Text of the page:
This is partly due to the electromagnetic fields, but also due to a common phenomenon where the ground itself becomes electrified by leakage currents from the pylons. Any such electrification of the ground results in an electrical current heading back towards its ultimate source, the power station, so that electrical balance can be achieved. It is not uncommon for there to be voltage differences of 100 volts over just a few metres of ground in some areas where this leakage occurs.
What is the real solution? Allow the various suppressed free-energy technologies to be be released. The idea of any government, corporate, or privately owned institution (which all amount to the same thing in most cases) owning the rights to exploit so-called natural resources (the very name "resource" defines it as something to be used up) and then setting up mass distribution of this power, selling it through various middlemen, destroying the health of all and sundry (as well as the environment) in the process is quite horrendous, when the reality is that there are a number of devices known to extract energy directly from the sea of energy we live in without any need for mass reticulated distribution.
Anyway, I've had my say, enjoy the attached article and feel free to distribute this far and wide.
BSc, BEINZ, NZCHP
Top scientists establish link: Pylons are cancer risk - official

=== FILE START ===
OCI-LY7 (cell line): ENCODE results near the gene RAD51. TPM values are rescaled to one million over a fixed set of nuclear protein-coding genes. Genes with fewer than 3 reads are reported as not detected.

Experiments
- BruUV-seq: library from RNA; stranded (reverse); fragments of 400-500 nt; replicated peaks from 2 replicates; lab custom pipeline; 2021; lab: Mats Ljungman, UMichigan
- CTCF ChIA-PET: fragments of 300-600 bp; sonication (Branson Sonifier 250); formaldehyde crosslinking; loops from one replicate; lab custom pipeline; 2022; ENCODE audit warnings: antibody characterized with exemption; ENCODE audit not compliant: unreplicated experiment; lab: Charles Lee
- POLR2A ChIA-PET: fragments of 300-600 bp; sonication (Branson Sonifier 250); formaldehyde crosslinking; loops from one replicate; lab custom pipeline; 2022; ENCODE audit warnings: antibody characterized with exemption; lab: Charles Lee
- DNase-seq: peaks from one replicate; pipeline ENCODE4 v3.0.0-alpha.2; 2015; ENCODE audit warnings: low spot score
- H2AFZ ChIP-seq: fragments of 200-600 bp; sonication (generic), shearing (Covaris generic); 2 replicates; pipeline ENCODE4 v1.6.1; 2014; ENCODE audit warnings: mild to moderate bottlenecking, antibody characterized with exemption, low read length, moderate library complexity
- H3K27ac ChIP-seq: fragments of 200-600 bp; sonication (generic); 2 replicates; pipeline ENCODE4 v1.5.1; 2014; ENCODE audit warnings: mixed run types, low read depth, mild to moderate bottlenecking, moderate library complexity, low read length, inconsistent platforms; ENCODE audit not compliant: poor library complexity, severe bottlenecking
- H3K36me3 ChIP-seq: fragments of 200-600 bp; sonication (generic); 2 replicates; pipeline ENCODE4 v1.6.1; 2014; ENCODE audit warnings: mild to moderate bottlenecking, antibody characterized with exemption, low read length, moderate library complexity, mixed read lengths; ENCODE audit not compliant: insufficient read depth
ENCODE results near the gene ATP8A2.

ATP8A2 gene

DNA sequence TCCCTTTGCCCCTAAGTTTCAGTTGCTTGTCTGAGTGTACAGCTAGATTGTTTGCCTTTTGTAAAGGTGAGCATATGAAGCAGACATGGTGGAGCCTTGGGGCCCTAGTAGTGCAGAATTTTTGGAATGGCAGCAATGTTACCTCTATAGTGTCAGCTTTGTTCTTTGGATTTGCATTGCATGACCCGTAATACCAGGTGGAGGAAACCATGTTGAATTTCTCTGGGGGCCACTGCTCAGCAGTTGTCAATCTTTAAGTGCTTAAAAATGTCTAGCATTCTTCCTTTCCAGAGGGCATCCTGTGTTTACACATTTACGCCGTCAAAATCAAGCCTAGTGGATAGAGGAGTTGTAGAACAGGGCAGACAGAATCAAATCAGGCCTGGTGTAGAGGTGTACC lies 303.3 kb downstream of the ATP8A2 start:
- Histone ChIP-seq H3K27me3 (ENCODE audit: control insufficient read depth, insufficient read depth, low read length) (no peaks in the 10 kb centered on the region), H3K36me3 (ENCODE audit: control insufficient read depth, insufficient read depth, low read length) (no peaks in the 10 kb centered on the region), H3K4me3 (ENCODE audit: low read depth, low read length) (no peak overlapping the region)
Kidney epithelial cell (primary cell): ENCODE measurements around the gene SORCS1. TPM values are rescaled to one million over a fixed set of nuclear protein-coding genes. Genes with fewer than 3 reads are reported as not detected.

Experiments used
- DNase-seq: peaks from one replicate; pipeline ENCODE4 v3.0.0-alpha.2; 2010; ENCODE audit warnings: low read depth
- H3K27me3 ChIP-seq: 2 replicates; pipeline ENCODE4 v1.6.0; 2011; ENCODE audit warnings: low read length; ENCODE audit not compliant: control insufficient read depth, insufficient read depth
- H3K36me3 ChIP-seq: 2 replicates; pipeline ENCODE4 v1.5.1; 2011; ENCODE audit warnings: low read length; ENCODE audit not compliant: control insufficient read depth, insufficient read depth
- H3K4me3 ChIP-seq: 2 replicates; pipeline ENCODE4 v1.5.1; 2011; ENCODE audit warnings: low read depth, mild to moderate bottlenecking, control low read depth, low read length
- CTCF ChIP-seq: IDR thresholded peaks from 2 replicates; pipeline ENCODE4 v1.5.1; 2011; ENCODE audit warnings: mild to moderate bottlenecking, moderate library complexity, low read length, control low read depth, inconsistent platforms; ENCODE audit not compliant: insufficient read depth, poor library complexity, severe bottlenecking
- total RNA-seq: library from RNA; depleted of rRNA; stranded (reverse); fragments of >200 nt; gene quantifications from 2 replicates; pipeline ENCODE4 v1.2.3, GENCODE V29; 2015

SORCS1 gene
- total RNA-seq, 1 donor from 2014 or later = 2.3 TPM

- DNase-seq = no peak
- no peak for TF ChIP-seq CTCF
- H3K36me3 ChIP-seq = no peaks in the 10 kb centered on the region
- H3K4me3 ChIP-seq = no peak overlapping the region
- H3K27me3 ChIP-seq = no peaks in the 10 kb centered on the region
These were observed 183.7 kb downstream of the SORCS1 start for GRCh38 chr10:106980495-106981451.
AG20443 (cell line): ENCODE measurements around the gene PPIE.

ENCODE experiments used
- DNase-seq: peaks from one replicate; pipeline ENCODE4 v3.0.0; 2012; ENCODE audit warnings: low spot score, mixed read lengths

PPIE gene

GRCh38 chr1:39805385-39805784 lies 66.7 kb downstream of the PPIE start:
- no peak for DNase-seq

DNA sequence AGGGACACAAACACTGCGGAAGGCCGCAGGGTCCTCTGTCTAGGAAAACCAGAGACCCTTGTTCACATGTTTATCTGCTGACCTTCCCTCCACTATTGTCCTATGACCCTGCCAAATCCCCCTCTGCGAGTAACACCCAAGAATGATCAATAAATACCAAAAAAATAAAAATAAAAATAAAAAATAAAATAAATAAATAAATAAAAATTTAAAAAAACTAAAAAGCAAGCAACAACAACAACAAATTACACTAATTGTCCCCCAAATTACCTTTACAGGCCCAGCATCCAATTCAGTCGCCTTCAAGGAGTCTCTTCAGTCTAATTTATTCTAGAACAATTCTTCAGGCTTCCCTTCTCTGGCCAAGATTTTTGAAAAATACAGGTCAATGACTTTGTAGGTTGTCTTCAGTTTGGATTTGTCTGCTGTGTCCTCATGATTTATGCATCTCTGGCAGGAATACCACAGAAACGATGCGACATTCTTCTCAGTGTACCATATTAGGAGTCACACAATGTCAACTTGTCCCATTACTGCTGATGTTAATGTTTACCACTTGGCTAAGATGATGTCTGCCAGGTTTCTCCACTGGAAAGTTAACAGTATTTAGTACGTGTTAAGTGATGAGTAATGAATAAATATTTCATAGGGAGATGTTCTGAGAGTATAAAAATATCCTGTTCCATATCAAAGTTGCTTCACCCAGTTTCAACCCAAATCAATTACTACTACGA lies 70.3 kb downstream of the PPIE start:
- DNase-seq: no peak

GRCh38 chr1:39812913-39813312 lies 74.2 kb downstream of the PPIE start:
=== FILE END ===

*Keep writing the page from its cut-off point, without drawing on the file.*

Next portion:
Jonathan Leake Science Editor, the Sunday Times, London
March 4, 2001
HIGH voltage power cables have been officially linked to cancer for the first time. A study shows that children living near them run a small but significant increased risk of falling victim to the disease.
Sir Richard Doll, the epidemiologist who discovered the link between smoking and lung cancer in the 1960s, will this week warn that children living near electricity power lines are at an increased risk from leukaemia.
He is also expected to say that there may be a link with adult cancers but that this is unproven. His work was commissioned by the National Radiological Protection Board (NRPB), the government's radiation watchdog.
Doll is chairman of its Advisory Group on Non-ionising Radiation (AGNIR). He has spent months analysing the results of studies on cancer among people living near power cables.
It is the first time a British government body has accepted the link between cancer and power lines.
It raises the possibility of multi-million-pound claims by families who have blamed their children's illnesses on the cables. It could also reopen campaigns by local groups to have power lines buried underground or moved away from homes.